Racial Justice

Black Lives Matter Protest, Cupertino, June 6, 2020 Photos Courtesy of Darcy Paul

We stand with the City of Cupertino in solidarity with black communities. It is difficult to find the words to express our indignation, and we heartily acknowledge that social media posts and personal outrage are weak opposition to systemic racism. People have been hashtagging #blacklivesmatter for eight years, but young black men and women are still being targeted and brutalized. We realize our position of privilege as a cultural institution, and we hope to make our support more than performative. Our position as a museum affords us the opportunity of engaging with the tough and messy conversations necessary to address the root causes of systemic racism. These are the conversations that will actually help to bring about change.

 We challenge our friends and supporters, as we challenge ourselves, to look closely at the institutions, corporations, and HISTORIES that have allowed the current brutalities against black, immigrant, and other people of color to occur. As an organization whose primary focus is education, we will strive to feature more immigrant and diverse voices in our exhibits and public programming. Until we are able to resume normal activities, we hope to be a source for opening up dialogue in your homes and daily lives. To that end, we are compiling a reading/film list for our membership on the history of racism and police violence in this country. We are also beginning a virtual reading group on these topics, interest form to follow.

Anyone can post on social media, but true activism requires action. Join us as we chart new territory in the City of Cupertino, our organization, and our museum.

This site explores the variety and complexity of the African American experience. Using film clips from the series The African Americans: Many Rivers to Cross this resource offers lesson plans that explore the evolution of the African-American people from slavery, to the Harlem Renaissance, to the Civil Rights movement and beyond.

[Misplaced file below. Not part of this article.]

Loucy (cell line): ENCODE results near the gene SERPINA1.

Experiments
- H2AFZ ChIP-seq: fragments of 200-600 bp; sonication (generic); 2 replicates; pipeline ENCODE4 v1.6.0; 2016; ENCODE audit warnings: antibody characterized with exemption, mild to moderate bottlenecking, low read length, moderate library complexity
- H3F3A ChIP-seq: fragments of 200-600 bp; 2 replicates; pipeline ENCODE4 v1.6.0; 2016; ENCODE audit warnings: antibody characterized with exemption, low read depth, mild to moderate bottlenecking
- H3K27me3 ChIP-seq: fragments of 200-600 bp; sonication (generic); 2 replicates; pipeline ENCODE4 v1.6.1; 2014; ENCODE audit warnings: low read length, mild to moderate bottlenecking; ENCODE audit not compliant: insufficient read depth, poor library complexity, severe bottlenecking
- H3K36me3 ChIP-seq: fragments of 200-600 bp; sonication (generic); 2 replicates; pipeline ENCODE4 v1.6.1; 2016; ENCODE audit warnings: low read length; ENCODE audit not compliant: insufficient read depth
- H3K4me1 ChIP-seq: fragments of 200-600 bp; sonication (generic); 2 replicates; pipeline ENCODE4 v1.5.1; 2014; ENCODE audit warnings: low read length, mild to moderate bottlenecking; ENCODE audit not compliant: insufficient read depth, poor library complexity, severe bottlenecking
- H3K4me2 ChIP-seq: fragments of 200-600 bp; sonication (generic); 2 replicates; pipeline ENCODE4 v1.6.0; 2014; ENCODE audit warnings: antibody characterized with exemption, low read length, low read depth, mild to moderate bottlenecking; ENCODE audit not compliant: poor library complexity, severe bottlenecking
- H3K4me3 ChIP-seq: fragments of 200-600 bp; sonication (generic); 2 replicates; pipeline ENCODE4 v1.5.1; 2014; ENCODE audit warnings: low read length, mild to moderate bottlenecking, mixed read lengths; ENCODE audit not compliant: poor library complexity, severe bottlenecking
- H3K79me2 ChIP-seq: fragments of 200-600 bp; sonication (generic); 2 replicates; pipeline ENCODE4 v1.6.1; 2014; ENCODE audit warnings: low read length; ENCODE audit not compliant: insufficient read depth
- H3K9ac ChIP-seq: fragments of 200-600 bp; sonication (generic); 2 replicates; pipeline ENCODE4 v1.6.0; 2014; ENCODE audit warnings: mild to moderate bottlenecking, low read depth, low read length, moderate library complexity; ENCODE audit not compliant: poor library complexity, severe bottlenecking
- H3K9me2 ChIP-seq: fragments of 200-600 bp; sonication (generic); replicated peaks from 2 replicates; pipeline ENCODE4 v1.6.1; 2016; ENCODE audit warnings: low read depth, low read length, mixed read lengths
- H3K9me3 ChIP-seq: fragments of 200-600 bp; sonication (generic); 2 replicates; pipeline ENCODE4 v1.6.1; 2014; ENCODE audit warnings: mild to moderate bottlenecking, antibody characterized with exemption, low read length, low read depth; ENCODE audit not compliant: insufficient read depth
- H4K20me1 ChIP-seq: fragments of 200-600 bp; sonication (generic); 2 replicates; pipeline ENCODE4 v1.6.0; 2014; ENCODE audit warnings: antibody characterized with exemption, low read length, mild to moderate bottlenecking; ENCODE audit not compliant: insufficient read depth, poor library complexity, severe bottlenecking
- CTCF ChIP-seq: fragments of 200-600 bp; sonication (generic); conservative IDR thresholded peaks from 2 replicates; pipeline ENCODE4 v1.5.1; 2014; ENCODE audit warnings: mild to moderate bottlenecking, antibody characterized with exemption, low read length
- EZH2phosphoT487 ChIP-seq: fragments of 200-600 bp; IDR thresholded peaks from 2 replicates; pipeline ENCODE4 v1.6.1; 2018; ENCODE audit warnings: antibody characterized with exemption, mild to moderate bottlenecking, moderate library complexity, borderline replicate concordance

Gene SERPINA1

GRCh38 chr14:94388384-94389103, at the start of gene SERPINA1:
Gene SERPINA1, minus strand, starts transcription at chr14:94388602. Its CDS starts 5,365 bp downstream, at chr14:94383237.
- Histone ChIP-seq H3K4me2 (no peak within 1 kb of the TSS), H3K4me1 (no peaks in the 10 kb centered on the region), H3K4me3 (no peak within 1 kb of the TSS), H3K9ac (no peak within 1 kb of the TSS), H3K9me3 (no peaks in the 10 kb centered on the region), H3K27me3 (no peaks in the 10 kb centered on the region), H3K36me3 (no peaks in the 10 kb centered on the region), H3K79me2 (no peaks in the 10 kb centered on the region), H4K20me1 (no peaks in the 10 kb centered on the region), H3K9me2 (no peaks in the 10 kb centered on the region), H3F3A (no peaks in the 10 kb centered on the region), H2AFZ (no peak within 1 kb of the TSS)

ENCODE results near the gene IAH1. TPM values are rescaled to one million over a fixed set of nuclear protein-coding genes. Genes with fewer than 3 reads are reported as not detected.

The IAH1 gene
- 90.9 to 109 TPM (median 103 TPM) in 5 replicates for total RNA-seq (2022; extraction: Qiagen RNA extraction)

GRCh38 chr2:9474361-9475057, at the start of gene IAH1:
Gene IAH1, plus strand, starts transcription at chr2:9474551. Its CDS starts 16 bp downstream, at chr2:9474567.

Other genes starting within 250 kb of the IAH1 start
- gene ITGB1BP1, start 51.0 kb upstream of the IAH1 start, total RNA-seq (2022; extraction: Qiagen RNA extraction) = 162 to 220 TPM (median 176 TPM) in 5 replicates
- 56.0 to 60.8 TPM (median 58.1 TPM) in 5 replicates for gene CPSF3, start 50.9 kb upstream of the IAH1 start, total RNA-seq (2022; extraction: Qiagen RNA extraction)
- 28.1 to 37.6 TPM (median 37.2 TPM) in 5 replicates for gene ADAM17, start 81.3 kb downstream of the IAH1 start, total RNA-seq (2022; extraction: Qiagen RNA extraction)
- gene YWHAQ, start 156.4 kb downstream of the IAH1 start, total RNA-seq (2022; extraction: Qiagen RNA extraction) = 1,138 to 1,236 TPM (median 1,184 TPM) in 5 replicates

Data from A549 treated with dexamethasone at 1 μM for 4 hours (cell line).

Documenting the American South (DAS) is an impressive collection of sources by the University of North Carolina on Southern history, literature and culture from the colonial period through the first decades of the 20th century. DAS supplies teachers, students, and researchers with a wide range of titles they can use for reference, studying, teaching, and research. Currently, DAS includes ten thematic collections of primary sources for the study of southern history, literature, and culture including Oral Histories of the American South, True and Candid Compositions: Antebellum Writings, First-Person Narratives 

This research collection from the Library of Congress includes 8,000 images and pages of varied primary source materials. It focuses on experiences of Chinese immigrants in California along with a section on westward expansion. This link takes you directly to the “Chinese and Westward Expansion” section.of the American South, and North American Slave Narratives.

Densho collects and shares in an online digital archive the life stories of Japanese Americans incarcerated by the U.S. government during World War II. The web site offers more than 500 hours of indexed and transcribed video interviews, 9,000 historical photographs and documents, contextual articles and exhibits, and standards-based curricula. All these resources are provided free of charge to students, educators, historians, and the general public in the interest of promoting knowledge of our history and respect for civil liberties. Beyond Internet access, Densho’s public lectures and presentations, teacher training workshops, and collaboration with schools, museums, and community groups expand the impact of this innovative heritage organization. Among other honors, Densho has received an ABC-CLIO Online History citation from the American Library Association.